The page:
Lauren McEwen reviews the D.C. installment of Rock The Bells Present: Reflection Eternal at Club 9:30.
Disappointed fans were greeted with signs that read, “Slaughterhouse will not perform tonight due to injuries,” upon arriving to the 9:30 Club for the Washington, DC installment of the Rock the Bells tour, last night. Although this news was met with some frustrated hisses, within five minutes of the actual show, it was clear that the other acts were more than capable of giving the audience their money’s worth.
The first performer up was legendary DJ, Pete Rock. He entertained the crowd throughout all of the show’s transitions, by serving u p old school hits that almost every person in the room seemed to know, line for line. From Pharcyde’s “Runnin’” and “Passin’ Me By” to A Tribe Called Quest’s “Bonita Applebum” and Wu Tang Klan’s “C.R.E.A.M.,” Pete Rock did a virtual roll call of 90’s hip hop favorites, keeping the audience calm during the rough patches of the show by demonstrating his skills with the turntables.
Next to take the stage was improvisational freestyle artist, Supernatural. For anyone who had never witnessed a well-executed freestyle in person, he delivered it—creating a poem that incorporated three words from the crowd, rapping about random items that audience members pulled from their pockets and spinning around and becoming a “different MC” by doing impressions of hip-hop greats from the past.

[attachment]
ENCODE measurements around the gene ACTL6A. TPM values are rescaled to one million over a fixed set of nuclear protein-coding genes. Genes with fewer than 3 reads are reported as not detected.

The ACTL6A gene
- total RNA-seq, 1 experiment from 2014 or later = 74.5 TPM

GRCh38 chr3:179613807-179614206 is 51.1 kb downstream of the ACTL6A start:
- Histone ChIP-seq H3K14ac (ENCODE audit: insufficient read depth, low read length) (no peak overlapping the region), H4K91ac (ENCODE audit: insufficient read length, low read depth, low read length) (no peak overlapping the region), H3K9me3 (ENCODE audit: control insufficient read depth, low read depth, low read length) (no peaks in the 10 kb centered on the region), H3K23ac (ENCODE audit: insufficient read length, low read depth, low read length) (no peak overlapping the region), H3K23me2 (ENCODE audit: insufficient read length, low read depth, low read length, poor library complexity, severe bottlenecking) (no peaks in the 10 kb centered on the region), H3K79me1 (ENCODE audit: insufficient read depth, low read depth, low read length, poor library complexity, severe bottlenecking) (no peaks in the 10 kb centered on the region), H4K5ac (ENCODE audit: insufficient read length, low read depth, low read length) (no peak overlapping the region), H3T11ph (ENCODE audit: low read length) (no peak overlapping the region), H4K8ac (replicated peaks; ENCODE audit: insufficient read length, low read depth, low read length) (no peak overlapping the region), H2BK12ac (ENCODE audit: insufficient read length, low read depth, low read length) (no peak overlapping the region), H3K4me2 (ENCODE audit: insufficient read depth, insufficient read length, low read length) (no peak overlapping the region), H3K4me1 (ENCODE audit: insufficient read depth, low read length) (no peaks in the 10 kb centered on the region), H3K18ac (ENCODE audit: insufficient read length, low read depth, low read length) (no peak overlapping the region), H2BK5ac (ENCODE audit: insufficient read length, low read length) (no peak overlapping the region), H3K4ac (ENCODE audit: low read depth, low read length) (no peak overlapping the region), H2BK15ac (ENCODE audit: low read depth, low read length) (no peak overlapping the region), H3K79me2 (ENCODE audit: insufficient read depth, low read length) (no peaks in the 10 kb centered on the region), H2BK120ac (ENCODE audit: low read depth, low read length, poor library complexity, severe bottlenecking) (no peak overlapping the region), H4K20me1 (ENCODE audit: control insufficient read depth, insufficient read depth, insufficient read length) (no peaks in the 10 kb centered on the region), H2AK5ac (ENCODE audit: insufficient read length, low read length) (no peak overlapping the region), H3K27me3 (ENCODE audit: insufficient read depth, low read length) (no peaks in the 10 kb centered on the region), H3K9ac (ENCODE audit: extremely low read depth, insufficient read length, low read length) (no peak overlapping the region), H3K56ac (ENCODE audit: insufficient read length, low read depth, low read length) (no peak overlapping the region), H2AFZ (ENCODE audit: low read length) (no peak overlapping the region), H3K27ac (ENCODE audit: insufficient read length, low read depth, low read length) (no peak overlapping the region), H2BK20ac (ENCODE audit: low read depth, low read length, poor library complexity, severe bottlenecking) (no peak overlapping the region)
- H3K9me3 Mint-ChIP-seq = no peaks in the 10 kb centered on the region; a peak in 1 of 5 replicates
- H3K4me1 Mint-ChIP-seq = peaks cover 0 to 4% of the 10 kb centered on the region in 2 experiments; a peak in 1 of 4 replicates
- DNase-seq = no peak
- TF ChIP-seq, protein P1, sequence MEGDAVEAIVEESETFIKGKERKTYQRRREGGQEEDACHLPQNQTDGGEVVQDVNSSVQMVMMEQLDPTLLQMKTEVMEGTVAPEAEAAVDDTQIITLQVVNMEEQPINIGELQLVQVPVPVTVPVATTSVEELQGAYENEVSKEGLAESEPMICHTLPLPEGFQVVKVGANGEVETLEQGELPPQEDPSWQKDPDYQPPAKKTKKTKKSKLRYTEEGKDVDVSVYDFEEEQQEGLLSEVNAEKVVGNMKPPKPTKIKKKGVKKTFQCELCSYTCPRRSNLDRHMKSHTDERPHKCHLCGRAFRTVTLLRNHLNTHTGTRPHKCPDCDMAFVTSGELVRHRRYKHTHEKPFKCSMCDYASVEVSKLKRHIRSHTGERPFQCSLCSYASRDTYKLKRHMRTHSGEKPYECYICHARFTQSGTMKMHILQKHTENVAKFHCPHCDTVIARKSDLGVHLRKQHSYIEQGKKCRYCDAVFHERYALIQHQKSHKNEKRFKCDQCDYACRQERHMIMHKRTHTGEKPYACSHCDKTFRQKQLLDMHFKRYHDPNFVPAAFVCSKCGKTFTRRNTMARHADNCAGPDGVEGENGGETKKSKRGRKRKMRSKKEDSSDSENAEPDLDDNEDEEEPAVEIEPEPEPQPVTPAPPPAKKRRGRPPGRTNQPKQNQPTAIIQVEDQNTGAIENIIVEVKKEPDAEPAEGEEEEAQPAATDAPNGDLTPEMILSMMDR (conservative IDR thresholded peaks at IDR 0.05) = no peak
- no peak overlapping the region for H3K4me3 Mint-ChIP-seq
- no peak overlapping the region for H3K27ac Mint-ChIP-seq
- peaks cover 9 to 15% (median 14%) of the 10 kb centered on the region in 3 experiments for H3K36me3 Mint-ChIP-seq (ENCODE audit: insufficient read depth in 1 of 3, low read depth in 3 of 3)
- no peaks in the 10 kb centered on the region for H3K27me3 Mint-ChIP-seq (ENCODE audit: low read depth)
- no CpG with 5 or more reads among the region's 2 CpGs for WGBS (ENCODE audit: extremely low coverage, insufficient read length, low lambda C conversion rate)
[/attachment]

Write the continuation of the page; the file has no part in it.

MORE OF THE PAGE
Once Supernatural was done wowing the crowd, Slum Village took the stage. After tragically losing group member Baatin, the remaining members, T3 and Elzhi, performed a lot of new material off of their upcoming album, “Villa Manifesto”, seeming to want to avoid the pain of performing songs in that had included their fallen friend, as much as possible. When they did perform some of their older music, they did it well. They led the audience through the high-energy “Raise It Up”, the smoother sound of “Disco” and their more mainstream hits “Tainted” and “Selfish” with energy and enthusiasm to spare. During their performance of “Tainted” they respectfully turned down the music and whispered Baatin’s verse together, a sweet gesture that the audience appreciated.
Talib Kweli was last to perform, welcomed to the stage by excited fans chanting his name. He came onstage filled with excitement, dapping up the crowd as he sailed into his set, taking the audience through many of their Kweli favorites, including “Eternalists,” “Hostile Gospel Part 1 (Deliver Us),” and “Memory’s Lane”. A born solo artist, Kweli commanded the stage, keeping the audience’s collective heads bobbing throughout every number.
Real hip-hop seemed to be the theme for the show, and true lovers of the music almost gravitated to 9:30 Club. If they were in search of lyrically-driven songs and good production, they were not disappointed in the least.